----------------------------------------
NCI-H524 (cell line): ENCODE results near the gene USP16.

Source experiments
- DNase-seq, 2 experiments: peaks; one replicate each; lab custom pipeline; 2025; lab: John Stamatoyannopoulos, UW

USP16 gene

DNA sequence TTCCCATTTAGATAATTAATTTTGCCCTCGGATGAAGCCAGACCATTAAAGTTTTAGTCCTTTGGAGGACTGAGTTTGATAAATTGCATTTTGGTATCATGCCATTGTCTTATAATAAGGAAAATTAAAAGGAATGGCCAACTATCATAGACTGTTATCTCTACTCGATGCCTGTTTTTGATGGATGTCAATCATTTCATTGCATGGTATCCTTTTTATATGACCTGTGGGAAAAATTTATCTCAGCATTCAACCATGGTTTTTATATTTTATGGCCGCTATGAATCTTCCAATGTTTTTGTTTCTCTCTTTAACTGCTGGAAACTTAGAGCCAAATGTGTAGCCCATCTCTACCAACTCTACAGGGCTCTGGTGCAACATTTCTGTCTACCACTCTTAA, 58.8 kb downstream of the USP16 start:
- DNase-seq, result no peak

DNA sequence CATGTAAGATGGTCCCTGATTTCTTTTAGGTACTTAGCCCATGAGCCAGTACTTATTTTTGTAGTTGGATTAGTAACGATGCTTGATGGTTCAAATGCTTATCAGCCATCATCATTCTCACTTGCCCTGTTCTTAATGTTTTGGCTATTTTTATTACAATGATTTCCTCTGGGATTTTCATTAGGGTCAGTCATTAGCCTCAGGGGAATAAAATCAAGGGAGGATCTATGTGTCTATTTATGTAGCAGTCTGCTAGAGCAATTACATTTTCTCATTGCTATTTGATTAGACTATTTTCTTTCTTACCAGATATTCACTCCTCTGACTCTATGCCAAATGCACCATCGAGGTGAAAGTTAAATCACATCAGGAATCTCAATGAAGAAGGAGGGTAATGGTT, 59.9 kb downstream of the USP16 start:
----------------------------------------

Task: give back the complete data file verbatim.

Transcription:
NCI-H524 (cell line): ENCODE results near the gene USP16.

Source experiments
- DNase-seq, 2 experiments: peaks; one replicate each; lab custom pipeline; 2025; lab: John Stamatoyannopoulos, UW

USP16 gene

DNA sequence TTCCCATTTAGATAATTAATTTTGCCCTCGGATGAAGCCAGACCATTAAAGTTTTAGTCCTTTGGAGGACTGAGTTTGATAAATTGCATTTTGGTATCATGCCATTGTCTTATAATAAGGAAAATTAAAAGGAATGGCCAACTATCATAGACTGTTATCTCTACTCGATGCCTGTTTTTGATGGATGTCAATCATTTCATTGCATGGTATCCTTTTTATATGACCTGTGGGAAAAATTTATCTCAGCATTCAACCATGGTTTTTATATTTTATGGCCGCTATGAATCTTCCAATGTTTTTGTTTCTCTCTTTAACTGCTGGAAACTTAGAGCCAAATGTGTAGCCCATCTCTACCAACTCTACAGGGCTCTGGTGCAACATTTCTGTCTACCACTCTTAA, 58.8 kb downstream of the USP16 start:
- DNase-seq, result no peak

DNA sequence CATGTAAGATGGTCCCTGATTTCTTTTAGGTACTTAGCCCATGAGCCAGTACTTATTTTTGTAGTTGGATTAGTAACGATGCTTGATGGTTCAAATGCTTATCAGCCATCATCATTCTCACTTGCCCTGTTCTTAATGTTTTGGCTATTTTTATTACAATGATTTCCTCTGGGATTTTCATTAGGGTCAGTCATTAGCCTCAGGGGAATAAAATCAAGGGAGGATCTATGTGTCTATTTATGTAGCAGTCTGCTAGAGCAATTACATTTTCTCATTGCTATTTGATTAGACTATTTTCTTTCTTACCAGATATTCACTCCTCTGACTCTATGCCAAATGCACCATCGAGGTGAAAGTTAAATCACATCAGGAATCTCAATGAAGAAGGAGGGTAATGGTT, 59.9 kb downstream of the USP16 start: